World Civ Notes for Adam Philosophes

World Civ Notes for Adam Philosophes - branches of science...

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Two English political thinkers: Thomas Hobbes: Wrote Leviathan, 1651. Believed people are naturally selfish, wicked. Governments must keep order or: life would be “nasty, brutish, and short.” Social contract: people give up rights in exchange for law and order. Absolute monarchy necessary because people are selfish, must be controlled. Best government has power of a leviathan (sea monster) John Locke: more positive view of human nature. People learn from experience, improve. People are reasonable, so they can govern themselves . All are born free and equal. Natural rights: life, liberty, and property. Government’s purpose: to protect these natural rights. If government fails, people have right to rebel. Wrote book in 1690. Locke’s idea that government’s power comes from the consent of the people is the basis of modern democracy. Influenced DECLARATION OF INDEPENDENCE. Philosophes: French social critics of the mid-1700s, peak of Enlightenment. Met in Paris. Believed people could apply reason to all aspects of life (just as Newton had to all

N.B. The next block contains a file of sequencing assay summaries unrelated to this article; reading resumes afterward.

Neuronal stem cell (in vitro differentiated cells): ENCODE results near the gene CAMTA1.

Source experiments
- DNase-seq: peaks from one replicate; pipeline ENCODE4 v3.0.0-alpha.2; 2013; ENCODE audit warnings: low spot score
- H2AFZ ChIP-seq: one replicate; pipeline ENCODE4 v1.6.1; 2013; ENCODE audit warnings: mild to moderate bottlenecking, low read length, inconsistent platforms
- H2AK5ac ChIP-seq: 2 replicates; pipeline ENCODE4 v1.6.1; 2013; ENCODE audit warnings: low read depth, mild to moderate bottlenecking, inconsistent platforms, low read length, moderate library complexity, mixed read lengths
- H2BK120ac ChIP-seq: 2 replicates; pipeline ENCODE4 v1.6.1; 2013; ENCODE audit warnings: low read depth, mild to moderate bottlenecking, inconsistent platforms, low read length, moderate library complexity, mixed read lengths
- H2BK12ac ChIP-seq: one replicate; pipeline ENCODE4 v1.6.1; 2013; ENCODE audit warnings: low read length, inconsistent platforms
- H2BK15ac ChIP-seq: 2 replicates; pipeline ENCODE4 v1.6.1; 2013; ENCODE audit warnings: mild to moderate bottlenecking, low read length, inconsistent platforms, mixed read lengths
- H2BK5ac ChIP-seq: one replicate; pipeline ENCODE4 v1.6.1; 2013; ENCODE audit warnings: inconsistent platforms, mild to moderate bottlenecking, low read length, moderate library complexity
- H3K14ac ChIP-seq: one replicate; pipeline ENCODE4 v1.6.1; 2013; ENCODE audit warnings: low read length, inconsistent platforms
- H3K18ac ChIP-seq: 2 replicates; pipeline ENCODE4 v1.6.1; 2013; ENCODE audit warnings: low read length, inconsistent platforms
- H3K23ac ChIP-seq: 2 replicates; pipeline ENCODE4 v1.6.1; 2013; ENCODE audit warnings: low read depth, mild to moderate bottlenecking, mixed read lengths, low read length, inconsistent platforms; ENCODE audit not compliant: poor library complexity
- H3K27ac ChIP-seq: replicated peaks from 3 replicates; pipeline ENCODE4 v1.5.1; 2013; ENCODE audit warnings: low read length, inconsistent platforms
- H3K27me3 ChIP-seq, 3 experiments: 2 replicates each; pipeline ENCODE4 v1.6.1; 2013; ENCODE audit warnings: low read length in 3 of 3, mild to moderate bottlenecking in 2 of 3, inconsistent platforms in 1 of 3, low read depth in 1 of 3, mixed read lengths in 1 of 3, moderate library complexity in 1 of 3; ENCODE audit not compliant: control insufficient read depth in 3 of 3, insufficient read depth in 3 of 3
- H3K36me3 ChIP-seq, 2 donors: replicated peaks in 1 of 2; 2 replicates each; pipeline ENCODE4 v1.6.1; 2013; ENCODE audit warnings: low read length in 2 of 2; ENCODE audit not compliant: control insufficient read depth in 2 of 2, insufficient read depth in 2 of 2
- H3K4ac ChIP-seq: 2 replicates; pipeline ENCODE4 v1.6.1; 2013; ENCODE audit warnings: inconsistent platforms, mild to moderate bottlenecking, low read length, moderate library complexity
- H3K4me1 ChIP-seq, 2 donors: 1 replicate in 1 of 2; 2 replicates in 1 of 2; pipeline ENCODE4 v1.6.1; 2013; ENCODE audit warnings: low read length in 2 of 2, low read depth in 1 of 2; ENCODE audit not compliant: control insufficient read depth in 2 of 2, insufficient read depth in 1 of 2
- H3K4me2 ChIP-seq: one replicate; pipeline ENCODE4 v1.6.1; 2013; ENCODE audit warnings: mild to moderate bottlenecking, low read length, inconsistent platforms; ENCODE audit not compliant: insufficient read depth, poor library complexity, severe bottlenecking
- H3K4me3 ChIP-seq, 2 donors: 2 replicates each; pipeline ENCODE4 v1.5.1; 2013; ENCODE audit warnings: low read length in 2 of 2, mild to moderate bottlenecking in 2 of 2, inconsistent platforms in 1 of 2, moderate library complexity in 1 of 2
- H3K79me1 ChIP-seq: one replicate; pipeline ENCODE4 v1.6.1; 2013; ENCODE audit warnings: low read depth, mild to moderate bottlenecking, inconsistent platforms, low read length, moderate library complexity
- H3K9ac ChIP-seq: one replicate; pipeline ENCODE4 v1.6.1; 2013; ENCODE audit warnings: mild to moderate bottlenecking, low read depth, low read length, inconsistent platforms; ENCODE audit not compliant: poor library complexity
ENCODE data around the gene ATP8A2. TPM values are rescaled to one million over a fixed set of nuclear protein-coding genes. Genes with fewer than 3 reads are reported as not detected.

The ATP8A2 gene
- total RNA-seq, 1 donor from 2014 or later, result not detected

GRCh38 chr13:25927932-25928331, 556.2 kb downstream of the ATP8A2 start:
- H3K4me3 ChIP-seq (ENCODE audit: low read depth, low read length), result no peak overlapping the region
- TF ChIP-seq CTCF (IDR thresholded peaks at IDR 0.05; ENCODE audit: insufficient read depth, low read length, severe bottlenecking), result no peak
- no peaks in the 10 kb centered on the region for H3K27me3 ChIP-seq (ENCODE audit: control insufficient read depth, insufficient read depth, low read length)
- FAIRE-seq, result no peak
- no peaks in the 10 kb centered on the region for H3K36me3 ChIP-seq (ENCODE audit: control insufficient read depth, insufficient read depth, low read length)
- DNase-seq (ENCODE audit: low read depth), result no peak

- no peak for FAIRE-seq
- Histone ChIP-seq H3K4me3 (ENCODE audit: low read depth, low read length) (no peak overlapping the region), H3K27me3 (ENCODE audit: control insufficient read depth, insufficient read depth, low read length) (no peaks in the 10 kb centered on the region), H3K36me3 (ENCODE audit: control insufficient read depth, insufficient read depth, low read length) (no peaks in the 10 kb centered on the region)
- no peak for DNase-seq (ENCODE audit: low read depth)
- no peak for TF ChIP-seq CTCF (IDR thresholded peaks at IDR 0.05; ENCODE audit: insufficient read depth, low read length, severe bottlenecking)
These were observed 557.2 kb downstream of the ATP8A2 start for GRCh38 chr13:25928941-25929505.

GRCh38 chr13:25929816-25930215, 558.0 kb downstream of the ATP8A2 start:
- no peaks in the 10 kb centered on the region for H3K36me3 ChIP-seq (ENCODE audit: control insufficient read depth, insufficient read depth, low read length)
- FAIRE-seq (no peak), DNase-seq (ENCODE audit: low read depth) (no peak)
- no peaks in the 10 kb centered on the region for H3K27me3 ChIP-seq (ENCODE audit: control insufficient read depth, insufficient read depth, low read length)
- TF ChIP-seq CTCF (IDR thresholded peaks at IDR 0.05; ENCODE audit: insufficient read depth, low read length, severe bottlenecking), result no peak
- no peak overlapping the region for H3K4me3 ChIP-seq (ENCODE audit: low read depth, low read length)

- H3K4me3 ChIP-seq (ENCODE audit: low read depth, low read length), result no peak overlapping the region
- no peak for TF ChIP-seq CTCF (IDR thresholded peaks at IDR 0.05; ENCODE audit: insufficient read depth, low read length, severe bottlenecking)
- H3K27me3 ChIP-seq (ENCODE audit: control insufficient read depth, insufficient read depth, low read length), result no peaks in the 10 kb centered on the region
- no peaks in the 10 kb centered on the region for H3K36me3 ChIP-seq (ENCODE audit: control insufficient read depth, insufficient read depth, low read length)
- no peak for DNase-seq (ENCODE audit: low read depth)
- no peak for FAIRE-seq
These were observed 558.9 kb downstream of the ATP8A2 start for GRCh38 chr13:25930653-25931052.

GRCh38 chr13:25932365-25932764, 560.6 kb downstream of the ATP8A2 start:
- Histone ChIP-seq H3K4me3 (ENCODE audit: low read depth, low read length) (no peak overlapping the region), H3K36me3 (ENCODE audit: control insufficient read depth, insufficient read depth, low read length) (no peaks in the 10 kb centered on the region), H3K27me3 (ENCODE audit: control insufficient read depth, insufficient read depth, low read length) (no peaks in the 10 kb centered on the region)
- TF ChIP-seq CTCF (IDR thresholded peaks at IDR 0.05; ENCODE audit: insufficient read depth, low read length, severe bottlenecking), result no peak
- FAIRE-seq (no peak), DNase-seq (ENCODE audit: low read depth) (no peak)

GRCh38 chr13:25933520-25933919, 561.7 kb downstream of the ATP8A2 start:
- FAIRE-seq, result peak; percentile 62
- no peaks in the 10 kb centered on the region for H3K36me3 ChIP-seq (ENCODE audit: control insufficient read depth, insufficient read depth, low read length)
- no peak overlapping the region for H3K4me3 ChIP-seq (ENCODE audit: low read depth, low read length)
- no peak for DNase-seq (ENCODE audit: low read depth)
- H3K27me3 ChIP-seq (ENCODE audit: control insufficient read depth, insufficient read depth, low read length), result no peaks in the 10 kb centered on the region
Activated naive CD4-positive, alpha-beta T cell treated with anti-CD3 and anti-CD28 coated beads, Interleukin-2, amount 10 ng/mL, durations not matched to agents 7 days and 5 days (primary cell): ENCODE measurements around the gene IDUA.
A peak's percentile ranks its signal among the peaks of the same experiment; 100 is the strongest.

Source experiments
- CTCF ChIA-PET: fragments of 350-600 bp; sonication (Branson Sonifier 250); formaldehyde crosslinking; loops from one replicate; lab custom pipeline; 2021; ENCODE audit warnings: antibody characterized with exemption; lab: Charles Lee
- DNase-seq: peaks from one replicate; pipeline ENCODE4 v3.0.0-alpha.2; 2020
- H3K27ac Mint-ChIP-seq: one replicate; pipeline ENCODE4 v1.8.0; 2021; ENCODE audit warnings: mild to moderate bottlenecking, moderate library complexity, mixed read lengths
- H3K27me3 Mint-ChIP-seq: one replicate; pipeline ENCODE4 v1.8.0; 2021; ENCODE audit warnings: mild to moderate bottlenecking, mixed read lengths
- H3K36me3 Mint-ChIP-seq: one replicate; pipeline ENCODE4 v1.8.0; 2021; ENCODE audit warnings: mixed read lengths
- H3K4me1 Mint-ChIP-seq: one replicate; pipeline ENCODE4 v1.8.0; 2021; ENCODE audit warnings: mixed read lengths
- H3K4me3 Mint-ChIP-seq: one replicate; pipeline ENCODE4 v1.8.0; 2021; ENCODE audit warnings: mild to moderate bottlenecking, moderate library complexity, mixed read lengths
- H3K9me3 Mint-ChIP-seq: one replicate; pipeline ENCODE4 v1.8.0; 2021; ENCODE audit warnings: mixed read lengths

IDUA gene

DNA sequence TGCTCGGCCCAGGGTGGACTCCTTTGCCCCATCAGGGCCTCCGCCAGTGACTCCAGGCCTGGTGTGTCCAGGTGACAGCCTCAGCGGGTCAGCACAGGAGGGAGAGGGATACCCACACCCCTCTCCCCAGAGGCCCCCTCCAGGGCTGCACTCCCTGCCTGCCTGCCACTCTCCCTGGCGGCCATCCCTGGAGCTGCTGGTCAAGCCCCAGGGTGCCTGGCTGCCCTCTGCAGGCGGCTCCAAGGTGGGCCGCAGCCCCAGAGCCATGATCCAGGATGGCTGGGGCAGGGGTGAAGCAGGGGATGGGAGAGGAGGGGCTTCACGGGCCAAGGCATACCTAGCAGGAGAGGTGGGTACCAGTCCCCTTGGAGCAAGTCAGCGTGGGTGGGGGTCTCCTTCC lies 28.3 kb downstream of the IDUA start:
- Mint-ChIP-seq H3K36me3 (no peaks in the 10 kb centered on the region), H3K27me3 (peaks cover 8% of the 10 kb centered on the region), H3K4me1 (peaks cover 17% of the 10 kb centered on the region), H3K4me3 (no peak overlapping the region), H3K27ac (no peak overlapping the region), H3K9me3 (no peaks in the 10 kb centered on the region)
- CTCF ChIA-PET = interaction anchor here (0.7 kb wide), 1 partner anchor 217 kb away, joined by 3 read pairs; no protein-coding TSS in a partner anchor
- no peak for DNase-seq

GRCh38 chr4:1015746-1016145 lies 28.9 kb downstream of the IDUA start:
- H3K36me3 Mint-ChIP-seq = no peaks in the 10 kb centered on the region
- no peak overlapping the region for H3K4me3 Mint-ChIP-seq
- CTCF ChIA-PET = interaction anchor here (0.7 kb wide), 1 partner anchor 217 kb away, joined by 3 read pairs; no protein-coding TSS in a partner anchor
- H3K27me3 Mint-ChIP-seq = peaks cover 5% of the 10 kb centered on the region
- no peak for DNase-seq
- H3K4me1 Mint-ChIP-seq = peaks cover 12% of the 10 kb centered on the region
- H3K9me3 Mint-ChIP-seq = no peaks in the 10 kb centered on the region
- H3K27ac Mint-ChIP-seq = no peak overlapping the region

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Unformatted text preview: branches of science). Voltaire: fights intolerance Admires English Mocked Catholicism Fought for freedom of religion, freedom of speech Montesquieu—separation of powers Power should check power: checks and balances No one would get total control of government Rousseau: Champion of Freedom Civilization corrupts man’s natural goodness Only good gov.—freely formed by people and guided by general good will. Wrote the Social Contract Went further than Locke—argued titles of nobility should be abolished. Spread of ideas by the salons, the Encyclopedia, other books, letters, visits, and magazine articles. This flurry of communication then reached middle-class people through newspapers, pamphlets, political songs. They had money to buy books and support the work of artists. Paris salons—social gatherings of philosophers, writers, artists, to discuss ideas and hear performances. Diderot’s Encyclopedia—compiled all the best thinking in a range of fields. ....
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